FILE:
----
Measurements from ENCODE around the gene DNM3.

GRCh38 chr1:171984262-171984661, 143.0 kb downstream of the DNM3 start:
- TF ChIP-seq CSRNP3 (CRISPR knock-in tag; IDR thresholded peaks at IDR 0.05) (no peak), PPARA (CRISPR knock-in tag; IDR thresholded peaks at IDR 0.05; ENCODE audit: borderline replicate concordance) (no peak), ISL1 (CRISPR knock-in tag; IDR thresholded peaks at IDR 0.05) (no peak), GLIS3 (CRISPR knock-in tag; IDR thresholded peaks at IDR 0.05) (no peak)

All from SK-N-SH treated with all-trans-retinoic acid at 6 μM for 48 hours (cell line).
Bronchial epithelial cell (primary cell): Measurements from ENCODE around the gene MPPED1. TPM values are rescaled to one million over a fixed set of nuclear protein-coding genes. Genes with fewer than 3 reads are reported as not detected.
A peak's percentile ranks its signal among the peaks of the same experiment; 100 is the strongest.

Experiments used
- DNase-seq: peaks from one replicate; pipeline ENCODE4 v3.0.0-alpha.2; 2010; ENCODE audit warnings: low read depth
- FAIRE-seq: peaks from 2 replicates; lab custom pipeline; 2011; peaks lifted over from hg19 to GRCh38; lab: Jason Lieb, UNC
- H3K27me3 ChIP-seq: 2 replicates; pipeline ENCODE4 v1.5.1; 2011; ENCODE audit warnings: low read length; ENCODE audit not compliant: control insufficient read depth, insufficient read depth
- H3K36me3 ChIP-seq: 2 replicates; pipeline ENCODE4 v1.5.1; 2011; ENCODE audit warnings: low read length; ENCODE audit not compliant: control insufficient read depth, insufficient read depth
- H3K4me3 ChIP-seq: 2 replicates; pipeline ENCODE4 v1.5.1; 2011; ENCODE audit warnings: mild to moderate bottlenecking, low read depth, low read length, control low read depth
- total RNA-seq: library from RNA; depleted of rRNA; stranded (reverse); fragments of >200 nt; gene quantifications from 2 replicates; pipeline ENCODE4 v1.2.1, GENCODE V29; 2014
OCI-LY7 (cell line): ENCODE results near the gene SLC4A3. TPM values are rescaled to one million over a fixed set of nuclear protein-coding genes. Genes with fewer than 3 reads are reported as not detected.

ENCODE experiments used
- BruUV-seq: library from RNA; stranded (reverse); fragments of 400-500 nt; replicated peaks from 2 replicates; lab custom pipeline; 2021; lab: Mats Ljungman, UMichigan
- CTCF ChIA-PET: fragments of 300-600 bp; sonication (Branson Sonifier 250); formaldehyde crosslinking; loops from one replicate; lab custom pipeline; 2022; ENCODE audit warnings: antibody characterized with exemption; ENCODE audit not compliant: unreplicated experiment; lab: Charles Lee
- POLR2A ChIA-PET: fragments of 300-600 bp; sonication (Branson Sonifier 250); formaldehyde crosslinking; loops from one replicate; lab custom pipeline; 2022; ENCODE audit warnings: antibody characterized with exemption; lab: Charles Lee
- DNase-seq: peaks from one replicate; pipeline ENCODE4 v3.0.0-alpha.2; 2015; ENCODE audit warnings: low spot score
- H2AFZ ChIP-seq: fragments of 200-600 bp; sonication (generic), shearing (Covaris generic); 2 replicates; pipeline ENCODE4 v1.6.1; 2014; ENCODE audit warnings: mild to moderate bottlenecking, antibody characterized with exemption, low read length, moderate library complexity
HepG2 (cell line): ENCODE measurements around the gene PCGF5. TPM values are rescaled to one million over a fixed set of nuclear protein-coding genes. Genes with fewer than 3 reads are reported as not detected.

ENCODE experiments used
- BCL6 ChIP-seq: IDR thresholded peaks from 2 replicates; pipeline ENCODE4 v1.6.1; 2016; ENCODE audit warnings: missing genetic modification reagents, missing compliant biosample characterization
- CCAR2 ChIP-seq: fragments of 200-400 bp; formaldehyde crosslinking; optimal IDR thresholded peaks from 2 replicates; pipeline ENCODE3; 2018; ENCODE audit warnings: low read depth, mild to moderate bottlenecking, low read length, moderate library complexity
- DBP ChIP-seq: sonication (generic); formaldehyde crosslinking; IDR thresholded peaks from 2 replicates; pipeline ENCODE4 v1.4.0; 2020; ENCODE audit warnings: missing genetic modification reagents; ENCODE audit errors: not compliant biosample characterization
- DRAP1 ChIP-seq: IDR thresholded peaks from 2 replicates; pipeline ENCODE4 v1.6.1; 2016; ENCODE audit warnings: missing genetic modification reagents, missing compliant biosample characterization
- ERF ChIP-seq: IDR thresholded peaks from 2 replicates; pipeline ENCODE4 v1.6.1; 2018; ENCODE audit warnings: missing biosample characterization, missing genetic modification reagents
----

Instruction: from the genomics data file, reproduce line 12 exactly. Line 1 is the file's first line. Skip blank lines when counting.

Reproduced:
- H3K4me3 ChIP-seq: 2 replicates; pipeline ENCODE4 v1.5.1; 2011; ENCODE audit warnings: mild to moderate bottlenecking, low read depth, low read length, control low read depth